In recent years, "No Mow May" has gained traction as an eco-friendly initiative encouraging homeowners to let their lawns grow wild during the month of May. The movement aims to provide a haven for pollinators such as bees and butterflies promoting biodiversity and aiding in the fight against declining insect populations. While the intentions behind "No Mow May" are commendable there are significant drawbacks to this practice that homeowners should consider. 


Inviting Unwanted Wildlife

When lawns are left un-mowed for an extended period, they become attractive habitats for various forms of wildlife. When you come to mow your lawn again in June these insects have settled and you are going to be destroying them.


Unsightly Appearance

 Overgrown lawns can appear neglected and unkempt which may not be desirable for homeowners who prefer a neat, manicured look.



The Two-Thirds Height Rule and Lawn Health

The two-thirds height rule is a fundamental principle of lawn care that advises against removing more than one-third of the grass blade length in a single mowing. Ignoring this rule by letting your lawn grow too long can lead to several problems:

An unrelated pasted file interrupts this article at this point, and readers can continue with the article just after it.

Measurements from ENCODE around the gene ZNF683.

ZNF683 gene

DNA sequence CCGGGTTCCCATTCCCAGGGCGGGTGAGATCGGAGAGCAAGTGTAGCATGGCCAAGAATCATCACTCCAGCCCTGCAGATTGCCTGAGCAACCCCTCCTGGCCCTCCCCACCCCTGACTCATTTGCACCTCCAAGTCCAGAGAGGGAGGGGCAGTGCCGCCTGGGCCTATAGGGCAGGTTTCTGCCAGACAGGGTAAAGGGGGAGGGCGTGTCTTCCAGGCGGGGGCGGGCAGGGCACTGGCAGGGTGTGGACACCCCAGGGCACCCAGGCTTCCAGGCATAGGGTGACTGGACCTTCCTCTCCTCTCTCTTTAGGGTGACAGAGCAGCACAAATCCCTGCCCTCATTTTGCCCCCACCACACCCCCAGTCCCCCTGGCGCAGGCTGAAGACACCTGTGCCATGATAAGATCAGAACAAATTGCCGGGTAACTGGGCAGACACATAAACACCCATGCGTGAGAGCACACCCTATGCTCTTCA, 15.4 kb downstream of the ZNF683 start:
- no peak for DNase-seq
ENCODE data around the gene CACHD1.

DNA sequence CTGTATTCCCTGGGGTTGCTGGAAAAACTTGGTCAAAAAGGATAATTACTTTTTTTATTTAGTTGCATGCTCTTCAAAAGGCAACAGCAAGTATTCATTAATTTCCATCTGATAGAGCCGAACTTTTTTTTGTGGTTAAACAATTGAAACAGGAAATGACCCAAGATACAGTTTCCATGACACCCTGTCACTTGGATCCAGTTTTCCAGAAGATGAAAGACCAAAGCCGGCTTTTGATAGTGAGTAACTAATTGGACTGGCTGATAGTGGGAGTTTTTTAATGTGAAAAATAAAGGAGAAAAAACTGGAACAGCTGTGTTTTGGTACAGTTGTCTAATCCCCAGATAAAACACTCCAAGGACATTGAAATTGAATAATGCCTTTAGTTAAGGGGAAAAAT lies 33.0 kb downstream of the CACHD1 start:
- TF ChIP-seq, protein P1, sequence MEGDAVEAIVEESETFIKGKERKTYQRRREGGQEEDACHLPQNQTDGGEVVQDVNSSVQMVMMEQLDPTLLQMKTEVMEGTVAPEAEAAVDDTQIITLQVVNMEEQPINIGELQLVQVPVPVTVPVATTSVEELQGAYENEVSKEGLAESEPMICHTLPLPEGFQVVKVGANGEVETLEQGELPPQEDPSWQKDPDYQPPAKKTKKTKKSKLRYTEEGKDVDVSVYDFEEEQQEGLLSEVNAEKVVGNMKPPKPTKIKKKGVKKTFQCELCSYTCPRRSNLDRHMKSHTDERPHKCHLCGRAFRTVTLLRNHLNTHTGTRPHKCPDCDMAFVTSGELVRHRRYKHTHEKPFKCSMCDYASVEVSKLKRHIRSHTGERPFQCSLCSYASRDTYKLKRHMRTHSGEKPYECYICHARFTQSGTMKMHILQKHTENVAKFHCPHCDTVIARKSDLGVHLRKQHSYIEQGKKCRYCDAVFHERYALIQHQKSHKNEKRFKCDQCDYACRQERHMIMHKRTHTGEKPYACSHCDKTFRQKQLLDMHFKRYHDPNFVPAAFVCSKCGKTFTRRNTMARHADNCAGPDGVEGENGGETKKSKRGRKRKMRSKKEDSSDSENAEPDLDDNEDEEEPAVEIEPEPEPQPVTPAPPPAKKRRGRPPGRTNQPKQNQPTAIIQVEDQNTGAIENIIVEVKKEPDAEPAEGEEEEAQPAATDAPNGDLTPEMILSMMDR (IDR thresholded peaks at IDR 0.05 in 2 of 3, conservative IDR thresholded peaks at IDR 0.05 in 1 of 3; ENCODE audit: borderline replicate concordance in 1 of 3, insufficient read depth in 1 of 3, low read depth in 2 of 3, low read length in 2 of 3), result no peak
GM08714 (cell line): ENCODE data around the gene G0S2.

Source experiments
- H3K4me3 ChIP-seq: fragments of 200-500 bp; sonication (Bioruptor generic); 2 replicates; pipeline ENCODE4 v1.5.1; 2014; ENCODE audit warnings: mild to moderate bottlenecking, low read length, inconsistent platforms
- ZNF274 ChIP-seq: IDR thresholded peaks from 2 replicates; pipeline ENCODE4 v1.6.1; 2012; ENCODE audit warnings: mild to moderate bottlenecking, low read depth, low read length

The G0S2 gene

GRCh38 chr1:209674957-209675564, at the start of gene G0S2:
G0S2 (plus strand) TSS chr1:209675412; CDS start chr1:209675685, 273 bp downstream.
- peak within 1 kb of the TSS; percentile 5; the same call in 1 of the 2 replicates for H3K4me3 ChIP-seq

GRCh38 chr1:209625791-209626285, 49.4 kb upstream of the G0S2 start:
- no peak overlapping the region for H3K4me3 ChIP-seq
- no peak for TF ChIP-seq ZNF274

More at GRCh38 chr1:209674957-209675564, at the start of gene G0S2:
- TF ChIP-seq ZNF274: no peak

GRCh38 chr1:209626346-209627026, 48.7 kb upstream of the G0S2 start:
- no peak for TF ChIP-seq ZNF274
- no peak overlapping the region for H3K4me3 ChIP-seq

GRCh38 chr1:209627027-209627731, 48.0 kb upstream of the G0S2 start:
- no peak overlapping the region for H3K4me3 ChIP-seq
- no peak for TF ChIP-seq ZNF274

1. Stress on Grass: When grass is allowed to grow excessively and then cut back drastically, it can cause significant stress. This stress weakens the grass making it more vulnerable to disease. Your cylinder will not be able to cope with the length of grass and you will need a rotary mower to get it back down to a suitable height.  Remember the two thirds grass height rule! Removing a large portion of the grass blade all at once forces the plant to redirect energy from growth and root development to recovery. This shock can stunt the grass’s overall growth and reduce its vigour. By cutting off too much of the blade, you reduce the plant's ability to photosynthesise effectively- you are cutting the leaves off and being left with stalk. With less leaf area available to capture sunlight, the grass produces less energy.

  2. Thatch Accumulation: Long periods without mowing and scarifying can result in a build-up of thatch, a layer of dead grass and organic matter. Thatch can prevent water, air and nutrients from penetrating the soil hindering healthy grass growth.

  3. Uneven Growth and Discoloration: Cutting back long grass can leave it uneven and discoloured as you are cutting into the stalk. The lower sections of the grass, which have been shaded, often appear yellow or brown and can take time to recover and blend with the upper, greener portions.


What can I do?

  • Make a conscious effort to have flower beds all around your lawn. This can provide a great habitat for bees.
  • Don't use chemicals on your lawn- or at least only use organic ones! The benefit of our cartridge system is that you don't have to use harmful chemicals! 
  • Use a water butt to save rain water which you can use on your lawn
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